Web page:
Improving Global Compliance: A Successful Audit in Indore, India

Our expert consultants, Darren Jones and Philip Rose have returned from a successful on-site audit in Indore, India. Working alongside a highly skilled team, they exemplified EPiC Auditors Ltd’s unwavering commitment to delivering GXP auditing excellence worldwide.

During the rigorous audit, our consultants meticulously assessed critical elements of the sterility assurance operation, implementing robust auditing practices and identifying areas for improvement. Through close collaboration with the local team, they successfully strengthened regulatory compliance for the site which will undoubtedly enhance overall performance.

At EPiC Auditors Ltd, we specialise in providing comprehensive GXP auditing, consultancy, and training services to the pharmaceutical industry. Our mission is to improve and protect public health by ensuring global compliance and upholding the highest standards of patient safety.

Choose EPiC Auditors Ltd for superior solutions that significantly impact your organisation’s quality, compliance, and patient safety.

Contact us today to learn how our experts can support your success on a global scale.

Email: enquiries@epic-auditors.com

Global Compliance and the team in Indore

EPiC Top Tips – Self-Inspection

 “Mind the Gap” – 5 Top Tips for Improved Self-Inspection

Article By Michelle Yeomans Operations Manager for EPiC Auditors Limited

During our time as MHRA Inspectors and now as pharmaceutical consultants, at EPiC we routinely see non-compliant sites i.e., those referred to MHRA’s Inspection Action Group (IAG) with a series of self-inspection reports indicating a high level of compliance. This begs the question why do some self-inspection programmes fail to adequately appraise the effectiveness and applicability of pharmaceutical quality systems (PQS)? 

Here are our top tips on how to avoid gaps between self-inspection and regulators findings: 

  1. Remember why you are performing self-inspections Self-inspections are often not taken as seriously as regulatory inspections, but ultimately have the same objective to protect patients and product quality. Self-inspections can help identify and address deficiencies to support maintaining an “inspection ready” status by providing confidence that you as a licence holder are meeting your legal obligations to comply with EU GMP and GDP requirements.   
  1. Self-inspection perception – Unless sufficient time and resources are allocated to self-inspection, programmes can become too informal and rushed. Taking the time to objectively evaluate a process, facility, or document should be seen as value adding by providing an opportunity to gather information about compliance and is a way for Senior management including QPs/RPs to have oversight of the performance of all areas of the business.​ 
  1. Self-inspection focus – Consider whether audits should be horizontal audits i.e., follow the process flow from goods receipt to product release for example or be focussed on just one area of the process.​ Use a risk-based approach by researching the most common deficiencies found during inspections and audits e.g., consider examples which are published by MHRA, or featured in EPiC Seminar presentations, to ensure “hot topics” are include as an area of focus during the audit. Identify the high-risk areas of the process which will require more of your attention. This can be done by looking at the past performance of the area – deviations, change controls, previous audit findings etc​. 
  1. Invest in Auditor training – Audits drive big decisions such as capex, awarding contracts, supplier approval, compliance level assessment, etc. so it is important auditors are trained. This includes having an understanding and ability to apply a broad range of softer behavioural and questioning skills, follow good practice guidance on the principles of auditing, and can demonstrate an understanding of the applicable GXP rules and regulations.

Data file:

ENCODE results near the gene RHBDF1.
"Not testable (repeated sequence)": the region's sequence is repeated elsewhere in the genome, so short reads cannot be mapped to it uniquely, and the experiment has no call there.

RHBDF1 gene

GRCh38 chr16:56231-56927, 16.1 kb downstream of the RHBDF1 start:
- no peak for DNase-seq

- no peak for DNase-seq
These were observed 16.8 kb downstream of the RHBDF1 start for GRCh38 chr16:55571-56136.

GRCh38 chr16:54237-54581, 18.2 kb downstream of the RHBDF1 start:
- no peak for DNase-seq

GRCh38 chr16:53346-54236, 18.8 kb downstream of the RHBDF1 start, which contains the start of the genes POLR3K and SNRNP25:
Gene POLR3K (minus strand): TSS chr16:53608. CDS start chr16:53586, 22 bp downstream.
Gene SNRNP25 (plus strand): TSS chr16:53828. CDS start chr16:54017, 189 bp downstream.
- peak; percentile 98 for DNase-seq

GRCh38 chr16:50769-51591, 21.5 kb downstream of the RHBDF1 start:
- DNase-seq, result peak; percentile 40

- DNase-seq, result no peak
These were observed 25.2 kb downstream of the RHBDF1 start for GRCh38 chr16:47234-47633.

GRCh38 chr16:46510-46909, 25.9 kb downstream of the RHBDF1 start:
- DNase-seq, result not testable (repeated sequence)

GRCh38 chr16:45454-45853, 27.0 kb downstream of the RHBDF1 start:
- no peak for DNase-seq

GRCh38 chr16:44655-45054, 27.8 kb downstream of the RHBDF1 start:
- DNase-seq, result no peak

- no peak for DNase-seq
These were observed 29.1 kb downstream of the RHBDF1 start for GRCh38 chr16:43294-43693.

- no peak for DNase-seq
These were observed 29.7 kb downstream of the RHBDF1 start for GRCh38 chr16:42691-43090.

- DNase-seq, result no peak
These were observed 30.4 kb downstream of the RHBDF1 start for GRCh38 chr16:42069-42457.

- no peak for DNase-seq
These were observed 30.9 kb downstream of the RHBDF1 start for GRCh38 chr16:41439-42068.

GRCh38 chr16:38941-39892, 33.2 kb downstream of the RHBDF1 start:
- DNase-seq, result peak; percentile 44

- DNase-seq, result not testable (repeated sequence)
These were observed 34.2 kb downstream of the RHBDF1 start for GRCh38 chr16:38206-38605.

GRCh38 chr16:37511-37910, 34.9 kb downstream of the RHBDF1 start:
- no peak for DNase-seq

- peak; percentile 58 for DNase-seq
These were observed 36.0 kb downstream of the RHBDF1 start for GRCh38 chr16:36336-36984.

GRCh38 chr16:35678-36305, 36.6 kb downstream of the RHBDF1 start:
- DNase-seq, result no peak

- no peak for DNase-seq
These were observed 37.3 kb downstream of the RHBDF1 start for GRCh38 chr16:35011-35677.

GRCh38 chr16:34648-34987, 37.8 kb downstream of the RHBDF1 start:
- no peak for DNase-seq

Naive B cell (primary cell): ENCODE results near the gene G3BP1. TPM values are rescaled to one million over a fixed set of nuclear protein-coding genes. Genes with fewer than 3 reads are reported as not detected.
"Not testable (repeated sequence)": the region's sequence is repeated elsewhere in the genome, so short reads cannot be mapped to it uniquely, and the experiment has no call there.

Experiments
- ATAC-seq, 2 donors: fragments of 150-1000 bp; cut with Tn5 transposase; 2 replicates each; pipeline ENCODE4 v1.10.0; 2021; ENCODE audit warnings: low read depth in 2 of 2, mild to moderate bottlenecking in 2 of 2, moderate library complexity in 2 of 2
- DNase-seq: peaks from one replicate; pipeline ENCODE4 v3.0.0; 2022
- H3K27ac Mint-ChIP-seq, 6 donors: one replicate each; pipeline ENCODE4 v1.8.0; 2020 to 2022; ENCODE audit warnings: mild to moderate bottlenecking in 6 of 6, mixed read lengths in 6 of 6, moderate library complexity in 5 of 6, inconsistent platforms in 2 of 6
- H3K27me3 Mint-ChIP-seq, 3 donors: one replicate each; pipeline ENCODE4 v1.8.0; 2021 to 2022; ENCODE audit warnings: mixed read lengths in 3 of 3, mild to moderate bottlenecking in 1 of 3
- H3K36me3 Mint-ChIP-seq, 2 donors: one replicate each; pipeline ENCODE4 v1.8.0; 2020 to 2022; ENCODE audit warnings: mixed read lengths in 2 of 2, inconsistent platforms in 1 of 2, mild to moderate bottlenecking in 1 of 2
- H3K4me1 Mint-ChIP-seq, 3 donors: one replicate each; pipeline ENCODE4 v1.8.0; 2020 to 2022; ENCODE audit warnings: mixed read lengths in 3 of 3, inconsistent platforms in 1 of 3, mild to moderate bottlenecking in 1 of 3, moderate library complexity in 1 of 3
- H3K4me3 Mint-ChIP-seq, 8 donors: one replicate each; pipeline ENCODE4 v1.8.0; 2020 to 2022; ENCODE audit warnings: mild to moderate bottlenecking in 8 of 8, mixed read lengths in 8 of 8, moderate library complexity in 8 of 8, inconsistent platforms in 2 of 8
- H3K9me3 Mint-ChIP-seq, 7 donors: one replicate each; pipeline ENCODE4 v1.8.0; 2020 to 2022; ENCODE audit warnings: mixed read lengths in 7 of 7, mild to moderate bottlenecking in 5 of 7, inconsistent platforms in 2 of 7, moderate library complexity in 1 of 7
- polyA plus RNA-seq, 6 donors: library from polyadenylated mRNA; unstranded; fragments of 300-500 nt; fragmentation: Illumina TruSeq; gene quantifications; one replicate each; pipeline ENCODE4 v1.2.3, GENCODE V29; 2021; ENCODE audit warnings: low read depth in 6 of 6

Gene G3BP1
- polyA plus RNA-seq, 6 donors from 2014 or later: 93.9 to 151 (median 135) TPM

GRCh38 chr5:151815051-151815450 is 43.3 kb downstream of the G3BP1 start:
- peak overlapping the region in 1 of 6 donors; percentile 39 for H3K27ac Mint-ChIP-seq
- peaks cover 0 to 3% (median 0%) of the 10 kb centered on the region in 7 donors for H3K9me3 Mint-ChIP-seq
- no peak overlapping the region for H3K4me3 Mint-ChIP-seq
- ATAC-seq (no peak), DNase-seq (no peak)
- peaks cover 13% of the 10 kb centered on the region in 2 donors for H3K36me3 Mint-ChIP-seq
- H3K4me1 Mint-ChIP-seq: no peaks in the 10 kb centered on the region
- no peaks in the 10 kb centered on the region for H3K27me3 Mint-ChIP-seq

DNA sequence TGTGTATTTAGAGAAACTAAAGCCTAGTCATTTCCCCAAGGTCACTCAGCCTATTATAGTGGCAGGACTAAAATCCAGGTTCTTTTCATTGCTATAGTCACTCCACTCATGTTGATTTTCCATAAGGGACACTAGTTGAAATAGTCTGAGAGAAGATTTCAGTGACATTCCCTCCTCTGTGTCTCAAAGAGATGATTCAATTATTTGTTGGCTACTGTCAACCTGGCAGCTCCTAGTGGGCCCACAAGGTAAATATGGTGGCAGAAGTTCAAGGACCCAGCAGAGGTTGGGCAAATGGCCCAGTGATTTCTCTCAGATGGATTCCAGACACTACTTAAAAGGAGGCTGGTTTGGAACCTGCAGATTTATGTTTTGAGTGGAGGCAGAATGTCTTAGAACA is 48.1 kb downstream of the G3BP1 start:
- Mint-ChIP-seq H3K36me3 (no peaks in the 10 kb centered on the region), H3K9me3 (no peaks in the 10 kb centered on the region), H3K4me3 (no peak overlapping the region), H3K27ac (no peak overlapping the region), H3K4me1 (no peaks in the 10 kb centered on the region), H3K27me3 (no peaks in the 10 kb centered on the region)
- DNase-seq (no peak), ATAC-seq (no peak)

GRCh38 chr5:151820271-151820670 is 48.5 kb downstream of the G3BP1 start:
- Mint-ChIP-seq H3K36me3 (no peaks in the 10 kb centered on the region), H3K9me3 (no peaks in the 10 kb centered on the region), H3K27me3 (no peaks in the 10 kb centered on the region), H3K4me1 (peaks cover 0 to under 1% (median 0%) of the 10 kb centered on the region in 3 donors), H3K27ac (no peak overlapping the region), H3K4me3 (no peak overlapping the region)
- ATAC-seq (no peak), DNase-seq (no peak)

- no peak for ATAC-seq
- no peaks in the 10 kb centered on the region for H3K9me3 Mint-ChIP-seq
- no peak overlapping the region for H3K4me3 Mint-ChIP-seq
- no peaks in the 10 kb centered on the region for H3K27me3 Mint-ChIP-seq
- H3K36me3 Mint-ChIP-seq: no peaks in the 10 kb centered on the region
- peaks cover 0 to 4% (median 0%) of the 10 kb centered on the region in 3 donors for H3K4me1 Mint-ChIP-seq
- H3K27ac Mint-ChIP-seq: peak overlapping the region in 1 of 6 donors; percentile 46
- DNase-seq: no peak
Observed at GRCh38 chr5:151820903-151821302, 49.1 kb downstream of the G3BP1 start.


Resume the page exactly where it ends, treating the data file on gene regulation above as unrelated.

1. Post audit activity – It’s not all about performing the audit, it is equally important to maintain a focus on CAPA completion and ongoing effectiveness checks. Successful completion of CAPA is integral to achieving the objective to protect patient and product quality and drives sustainable compliance. 

By following these 5 tips, you can improve the effectiveness of self-inspections, ensure that the PQS is continuously improving and “mind the gap” between self-inspection and regulatory findings! 

Get in touch if you what to know more about our bespoke inhouse training course on effective and value adding self-inspection and how we train auditors.  

Call to speak to one of our pharmaceutical consultants: +44 (0)1244 980544 or email us atenquiries@epic-auditors.com

Making Pharmaceuticals Conference

Serious about Making Pharmaceuticals?

Our Directors Richard Andrews and Darren Jones will be joining GMP Healthcare Ltd on stand 220 at this year’s Making Pharmaceuticals Conference in Coventry on the 25th – 26th April 2023.

As the largest Pharmaceutical Event in the UK, it covers everything from Processing, Medical Devices, Regulatory, Clinical Testing, Research & Development, Operational Excellence, Pharmaceutical Quality, Serialisation, Clinical Trial Testing, Ingredients / Excipients, Microbiology, Pharmaceutical Engineering, Packaging & Labelling, New Technologies & Data Management.

We will be on hand to discuss any challenges you are facing and offering our expertise to help pharmaceutical and biotechnology companies, as well as other associated healthcare clients, to achieve and maintain regulatory compliance and excellent pharmaceutical quality systems, to best industry standards.

Registrations are open for your complimentary Exhibition & Conference passes. It will be great to catch up with clients and colleagues old and new. If you are attending, please come along and say hello at the Making Pharmaceuticals Conference!

Making Pharmaceuticals Conference

WE SPECIALISE in helping pharmaceutical and biotechnology companies, as well as other associated healthcare clients, to achieve and maintain regulatory compliance and excellent pharmaceutical quality systems, to best industry standards. As ex MHRA inspectors, we know how the Regulators work and think. No consultants know how the MHRA operates better than we do.  We specialise in mock inspections; GXP audits, supply chain and system audits. We work with large organisations but also have a particular interest in supporting new and expanding small companies including wholesalers; contract laboratories and clinical development laboratories.